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Please use this identifier to cite or link to this item: http://arks.princeton.edu/ark:/88435/dsp01f4752g911
Title: Examining Volatility in the Equity and Oil Markets Through Volatility Swaps and the Volatility Skew
Authors: Katz, Daniel
Advisors: Sircar, Ronnie
Department: Operations Research and Financial Engineering
Class Year: 2014
Abstract: This paper uses the risk-neutral implied volatility measure to study the behavior of implied volatility in the equity and oil markets. Risk-neutral implied volatility is more informationally effcient than the traditional Black-Scholes ATM implied volatility as it backs out implied volatility from a chain of options, allowing it to capture the information contained in the level and curvature of the volatility skew. The Volatility Index (VIX) and the Oil Volatility Index (OVX), measures of annualized 30 day risk- neutral implied volatility, are used to study the dynamics of implied volatility in the equity and oil markets. Additionally, these measures are used along with realized volatility to construct 30 day volatility swaps, whose payoffs are used to estimate the risk premium priced into each market. This study finds that the VIX moves inversely and asymmetrically to changes in the S&P 500 and at low levels predicts strong returns to the market index. A significant premium is charged to own volatility, however payoffs to volatility swaps spike with market uncertainty, suggesting that equity volatility swaps act as insurance policies. Interestingly, the OVX also rises with negative oil returns however its movement shows no relationship to positive oil returns. Additionally, an even higher volatility risk premium is charged to own volatility in the oil market, yet this paper does not find evidence that payoffs to oil volatility swaps are substantial in times of crisis. This questions whether oil volatility swaps can effectively hedge spikes in realized volatility as well as whether the risk premium is abnormally high. The paper finishes by examining the volatility skew and identifies information that the OVX can and cannot capture. The volatility skew is regressed onto oil's annualized 30 day volatility risk premium and an equation is presented to model the risk premium based on the level and curvature of the volatility skew.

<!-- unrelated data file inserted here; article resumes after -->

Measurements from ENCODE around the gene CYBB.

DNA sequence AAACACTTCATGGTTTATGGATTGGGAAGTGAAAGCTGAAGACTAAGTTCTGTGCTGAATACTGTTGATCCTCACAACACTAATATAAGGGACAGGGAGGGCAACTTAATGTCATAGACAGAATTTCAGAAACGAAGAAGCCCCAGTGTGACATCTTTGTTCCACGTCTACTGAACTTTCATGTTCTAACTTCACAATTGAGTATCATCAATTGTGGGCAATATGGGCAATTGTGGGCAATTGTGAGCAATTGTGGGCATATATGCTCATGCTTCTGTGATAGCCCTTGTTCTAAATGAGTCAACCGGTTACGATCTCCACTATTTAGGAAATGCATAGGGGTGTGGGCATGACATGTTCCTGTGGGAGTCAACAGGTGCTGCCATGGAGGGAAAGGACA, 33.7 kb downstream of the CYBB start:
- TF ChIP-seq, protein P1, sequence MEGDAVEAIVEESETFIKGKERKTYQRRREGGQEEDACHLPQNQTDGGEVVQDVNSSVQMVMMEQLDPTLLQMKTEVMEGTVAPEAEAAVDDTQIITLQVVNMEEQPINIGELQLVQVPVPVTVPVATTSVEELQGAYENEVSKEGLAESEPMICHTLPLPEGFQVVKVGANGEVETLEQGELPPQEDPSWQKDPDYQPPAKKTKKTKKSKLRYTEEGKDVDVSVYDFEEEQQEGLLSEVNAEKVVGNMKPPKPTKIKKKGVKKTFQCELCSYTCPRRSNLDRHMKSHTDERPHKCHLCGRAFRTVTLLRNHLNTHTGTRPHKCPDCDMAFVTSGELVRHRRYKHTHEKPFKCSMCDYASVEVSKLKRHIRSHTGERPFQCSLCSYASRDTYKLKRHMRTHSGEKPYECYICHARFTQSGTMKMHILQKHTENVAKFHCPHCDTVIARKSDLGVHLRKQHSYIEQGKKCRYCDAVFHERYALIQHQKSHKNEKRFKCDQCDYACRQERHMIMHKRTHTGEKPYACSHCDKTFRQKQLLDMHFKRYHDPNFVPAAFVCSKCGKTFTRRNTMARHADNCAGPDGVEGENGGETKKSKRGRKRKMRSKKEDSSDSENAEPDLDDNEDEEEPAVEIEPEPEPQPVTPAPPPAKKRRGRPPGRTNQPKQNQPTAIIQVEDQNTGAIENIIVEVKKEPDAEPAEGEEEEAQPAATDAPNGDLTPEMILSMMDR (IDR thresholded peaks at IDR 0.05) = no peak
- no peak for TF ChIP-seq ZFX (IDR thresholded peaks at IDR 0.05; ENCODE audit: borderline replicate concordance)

Extent: 91
URI: http://arks.princeton.edu/ark:/88435/dsp01f4752g911
Type of Material: Princeton University Senior Theses
Language: en_US
Appears in Collections:Operations Research and Financial Engineering, 2000-2016

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